The One Person Your Brand Needs To Talk To

Can you remember the last time you talked WITH a customer one-on-one and not just ABOUT them in a strategy meeting?

We can spend so much time building teams, hiring consultants, studying strategies, attending workshops, and brainstorming the most creative ideas to connect with our target audience but all of that is worth nothing if you don’t actually communicate with them. 

It’s hard to know what your customers want if you’re not actively engaging with them about your service, product, or business. The best way to learn more about how to effectively execute on a productive brand strategy is to communicate with the people you’re trying to reach. 

So, how does any conversation start? With a simple dialogue. Lean into engagement with your following by exploring the answers to these questions:


What do our customers want?

What problems do they have that we’re trying to solve?

What is the purpose behind why they’re on social media?


Just like any conversation, you must listen. We’re not suggesting you get on the phone with every customer who’s ever bought something from you. We’re simply encouraging you to pay attention. What are the tagged posts saying about your brand? Are your followers or potential customers sliding in your DM’s asking questions about hours, products, or general FAQ information? If so, create more posts answering their questions or focus on community engagement with replies to comments.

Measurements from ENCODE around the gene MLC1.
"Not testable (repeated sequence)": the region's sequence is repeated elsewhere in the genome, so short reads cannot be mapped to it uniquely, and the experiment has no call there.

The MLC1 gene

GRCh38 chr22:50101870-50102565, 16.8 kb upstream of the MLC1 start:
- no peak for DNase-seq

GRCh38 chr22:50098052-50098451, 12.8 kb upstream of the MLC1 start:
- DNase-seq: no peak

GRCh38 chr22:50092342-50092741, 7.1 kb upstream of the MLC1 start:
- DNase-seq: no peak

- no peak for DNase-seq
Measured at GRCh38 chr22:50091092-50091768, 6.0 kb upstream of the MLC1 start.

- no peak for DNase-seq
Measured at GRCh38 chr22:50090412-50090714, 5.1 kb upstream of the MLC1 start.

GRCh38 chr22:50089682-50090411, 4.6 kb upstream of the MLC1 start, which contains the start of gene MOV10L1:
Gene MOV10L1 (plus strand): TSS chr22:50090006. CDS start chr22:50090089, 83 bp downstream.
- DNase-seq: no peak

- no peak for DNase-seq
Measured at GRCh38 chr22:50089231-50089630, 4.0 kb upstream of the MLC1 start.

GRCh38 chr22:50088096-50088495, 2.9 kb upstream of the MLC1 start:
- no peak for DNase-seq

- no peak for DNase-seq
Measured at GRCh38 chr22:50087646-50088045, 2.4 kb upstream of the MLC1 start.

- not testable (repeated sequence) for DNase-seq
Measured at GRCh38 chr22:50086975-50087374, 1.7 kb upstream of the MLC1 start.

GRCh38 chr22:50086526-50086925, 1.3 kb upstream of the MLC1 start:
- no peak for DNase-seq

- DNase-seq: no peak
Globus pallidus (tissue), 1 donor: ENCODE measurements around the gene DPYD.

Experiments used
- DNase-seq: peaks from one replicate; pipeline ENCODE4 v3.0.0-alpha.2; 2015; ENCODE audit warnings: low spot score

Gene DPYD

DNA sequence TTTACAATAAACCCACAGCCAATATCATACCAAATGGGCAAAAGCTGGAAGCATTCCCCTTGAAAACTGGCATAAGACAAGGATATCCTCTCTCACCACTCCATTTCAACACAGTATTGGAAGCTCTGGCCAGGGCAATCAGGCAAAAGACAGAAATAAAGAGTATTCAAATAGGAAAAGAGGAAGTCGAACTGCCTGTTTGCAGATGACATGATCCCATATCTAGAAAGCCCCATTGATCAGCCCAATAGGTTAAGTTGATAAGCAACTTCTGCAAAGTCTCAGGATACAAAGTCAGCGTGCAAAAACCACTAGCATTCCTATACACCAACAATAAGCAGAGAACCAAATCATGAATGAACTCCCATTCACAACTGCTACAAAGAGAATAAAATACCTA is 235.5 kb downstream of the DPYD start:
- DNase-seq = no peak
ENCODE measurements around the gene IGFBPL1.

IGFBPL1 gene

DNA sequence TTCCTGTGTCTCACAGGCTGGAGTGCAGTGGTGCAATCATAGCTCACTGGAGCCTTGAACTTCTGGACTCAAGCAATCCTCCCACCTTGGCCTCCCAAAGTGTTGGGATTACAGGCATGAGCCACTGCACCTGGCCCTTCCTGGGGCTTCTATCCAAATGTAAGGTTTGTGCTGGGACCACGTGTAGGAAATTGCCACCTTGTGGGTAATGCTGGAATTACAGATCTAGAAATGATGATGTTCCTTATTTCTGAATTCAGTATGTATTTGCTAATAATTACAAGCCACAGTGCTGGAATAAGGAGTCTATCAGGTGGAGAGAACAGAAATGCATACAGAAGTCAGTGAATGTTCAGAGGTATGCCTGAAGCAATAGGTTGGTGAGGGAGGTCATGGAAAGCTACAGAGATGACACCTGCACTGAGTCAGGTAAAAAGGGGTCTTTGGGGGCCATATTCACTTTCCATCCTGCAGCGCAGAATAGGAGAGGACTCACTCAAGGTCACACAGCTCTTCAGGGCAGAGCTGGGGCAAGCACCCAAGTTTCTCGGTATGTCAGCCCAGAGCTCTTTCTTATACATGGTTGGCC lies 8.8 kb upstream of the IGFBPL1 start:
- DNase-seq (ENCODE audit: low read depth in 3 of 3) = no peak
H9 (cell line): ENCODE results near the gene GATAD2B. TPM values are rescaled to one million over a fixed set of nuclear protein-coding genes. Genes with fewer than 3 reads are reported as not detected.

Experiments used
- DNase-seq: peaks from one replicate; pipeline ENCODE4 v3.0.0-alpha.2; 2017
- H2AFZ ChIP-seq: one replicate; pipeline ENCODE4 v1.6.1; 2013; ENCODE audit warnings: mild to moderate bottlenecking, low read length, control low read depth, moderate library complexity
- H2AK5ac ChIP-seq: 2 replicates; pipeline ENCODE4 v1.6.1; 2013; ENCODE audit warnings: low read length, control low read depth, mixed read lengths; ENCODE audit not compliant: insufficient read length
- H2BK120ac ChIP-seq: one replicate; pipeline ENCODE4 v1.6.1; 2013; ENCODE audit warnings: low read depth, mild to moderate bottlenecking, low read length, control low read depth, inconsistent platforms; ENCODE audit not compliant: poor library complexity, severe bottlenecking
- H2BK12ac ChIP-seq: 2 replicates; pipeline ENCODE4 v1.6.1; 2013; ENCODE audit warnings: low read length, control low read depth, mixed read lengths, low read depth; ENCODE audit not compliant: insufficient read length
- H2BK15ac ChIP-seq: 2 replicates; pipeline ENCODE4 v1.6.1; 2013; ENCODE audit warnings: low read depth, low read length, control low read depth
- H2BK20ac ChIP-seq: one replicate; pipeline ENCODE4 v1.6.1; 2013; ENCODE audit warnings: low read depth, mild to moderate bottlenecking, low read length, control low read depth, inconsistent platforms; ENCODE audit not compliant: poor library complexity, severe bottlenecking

Talking with your customers directly is the best way to learn their needs, adjust your strategy and solve their problems. Brands thrive off loyal customers, but first you have to earn that trust through taking the time to build it. 

Social media is a conversation between you and your audience, that’s why it’s called social media after all. You’ll begin to have better conversations (AKA, higher engagement) when you  understand their wants, needs, and desires. 

If you can’t think of an answer to the original question of, can you remember the last time you talked with a customer instead of about them? Well, take that as a sign